In 2007, the Washington Post sent world class violinist Joshua Bell into the subway. In the 45 minutes that he played, only 7 people stopped. The children who passed wanted to. But their parents hustled them on.
It inspired author Kathy Stinson to write The Man With the Violin about a little boy, Dylan, who pays attention and his mother who doesn’t. Fabulously illustrated by Dusan Petricic, it is, as you probably suspect, for children of all ages. It’s also one for the ages.
Check out the author and illustrator in the trailer for The Man With the Violin.
Last night legendary journalist and creative writer Pete Hamill read from his work at Word, an independent bookstore in Greenpoint, Brooklyn. It took place in a small room down in the basement with a few peculiar odors floating near the back. There was a pile of broken-up doughnuts, a pitcher of water, and some kind of wine, probably not of a vintage served at Nobu. The lighting was bad, the speaker’s platform creaky, the folding chairs uncomfortable. But it was great. An evening to remember.
Between the covers of a book, a writer creates a unique world filled with atmosphere, characters, drama and life. And so in that room last night did Pete Hamill bring his work and an earlier day in New York City alive for the audience. Reading from S’Wonderful, a short story from The Christmas Kid, he took us inside Rattigan’s Bar and Grill to meet bus driver, Dinny Collins, and some of his guzzler pals. We overheard their gossip, learned about their wives and Wonderful Kelly, a local paragon who seems a touch too good to be true. An entire world in six pages.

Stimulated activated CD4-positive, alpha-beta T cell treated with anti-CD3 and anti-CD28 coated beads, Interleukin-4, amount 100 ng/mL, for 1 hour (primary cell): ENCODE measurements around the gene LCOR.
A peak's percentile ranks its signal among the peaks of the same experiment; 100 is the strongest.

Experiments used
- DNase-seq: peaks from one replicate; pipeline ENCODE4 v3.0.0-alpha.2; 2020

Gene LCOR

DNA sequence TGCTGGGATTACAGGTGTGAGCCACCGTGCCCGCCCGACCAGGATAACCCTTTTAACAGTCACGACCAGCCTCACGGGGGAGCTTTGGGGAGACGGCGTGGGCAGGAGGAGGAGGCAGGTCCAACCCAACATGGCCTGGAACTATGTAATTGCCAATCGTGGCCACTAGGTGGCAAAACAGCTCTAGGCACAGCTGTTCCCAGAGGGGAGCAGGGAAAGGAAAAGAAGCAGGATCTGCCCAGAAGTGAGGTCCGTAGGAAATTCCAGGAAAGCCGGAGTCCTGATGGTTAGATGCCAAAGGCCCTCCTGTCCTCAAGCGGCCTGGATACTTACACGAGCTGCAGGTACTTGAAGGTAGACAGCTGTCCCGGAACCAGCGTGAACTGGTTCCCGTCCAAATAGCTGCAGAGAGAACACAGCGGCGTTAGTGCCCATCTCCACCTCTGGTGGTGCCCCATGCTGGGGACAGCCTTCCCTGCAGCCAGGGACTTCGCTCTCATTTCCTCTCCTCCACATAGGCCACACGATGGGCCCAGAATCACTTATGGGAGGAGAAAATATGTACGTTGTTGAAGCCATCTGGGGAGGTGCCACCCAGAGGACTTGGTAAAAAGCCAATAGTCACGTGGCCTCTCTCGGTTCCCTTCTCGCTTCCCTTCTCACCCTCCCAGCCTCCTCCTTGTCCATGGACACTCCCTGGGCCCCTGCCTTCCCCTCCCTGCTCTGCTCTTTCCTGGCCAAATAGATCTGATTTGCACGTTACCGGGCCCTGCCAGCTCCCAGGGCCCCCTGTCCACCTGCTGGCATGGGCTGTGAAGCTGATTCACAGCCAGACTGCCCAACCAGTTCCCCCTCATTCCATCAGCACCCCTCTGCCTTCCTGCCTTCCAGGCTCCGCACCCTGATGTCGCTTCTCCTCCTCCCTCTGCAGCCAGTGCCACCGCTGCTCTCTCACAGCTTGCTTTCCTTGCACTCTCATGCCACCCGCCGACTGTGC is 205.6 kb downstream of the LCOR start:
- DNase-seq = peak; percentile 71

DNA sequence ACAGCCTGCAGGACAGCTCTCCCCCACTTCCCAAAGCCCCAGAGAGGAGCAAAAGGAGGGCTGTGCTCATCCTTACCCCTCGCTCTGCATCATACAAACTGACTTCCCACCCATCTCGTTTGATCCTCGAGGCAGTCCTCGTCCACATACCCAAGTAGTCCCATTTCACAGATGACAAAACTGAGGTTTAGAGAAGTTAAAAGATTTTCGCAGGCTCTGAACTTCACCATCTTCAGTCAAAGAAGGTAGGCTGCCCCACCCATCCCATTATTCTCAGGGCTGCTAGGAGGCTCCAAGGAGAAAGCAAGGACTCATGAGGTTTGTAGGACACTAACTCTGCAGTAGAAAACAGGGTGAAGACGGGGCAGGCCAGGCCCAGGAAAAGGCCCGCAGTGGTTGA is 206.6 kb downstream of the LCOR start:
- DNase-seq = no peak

You can talk about his stories, but really you need to read them. They are special and so is he. He filled the room with kindness and wisdom. He took questions from the audience and answered them with patience and humor in great detail. He spoke about writers of the past and the lessons he had learned from them. He talked about his writing habits, about libraries and the changing face of New York. He inspired us with his understanding and compassion. We all left better for having been there. Which is what great writing and great people and the great city are all about.
– Catherine Kirkpatrick
Artists’ books are one-of-a-kind or limited edition books in which an artist can explore freely without the constraints of traditional publishing. They use all kinds of materials, come in all shapes and sizes; some even expand (accordian-style books) to stretch across a room! Lotta fun, very stimulating and inspiring.
Artist Books 3.0
Joan Flasch Artists’ Book Collection of the School of the Art Institute of Chicago
Printed Matter, Inc.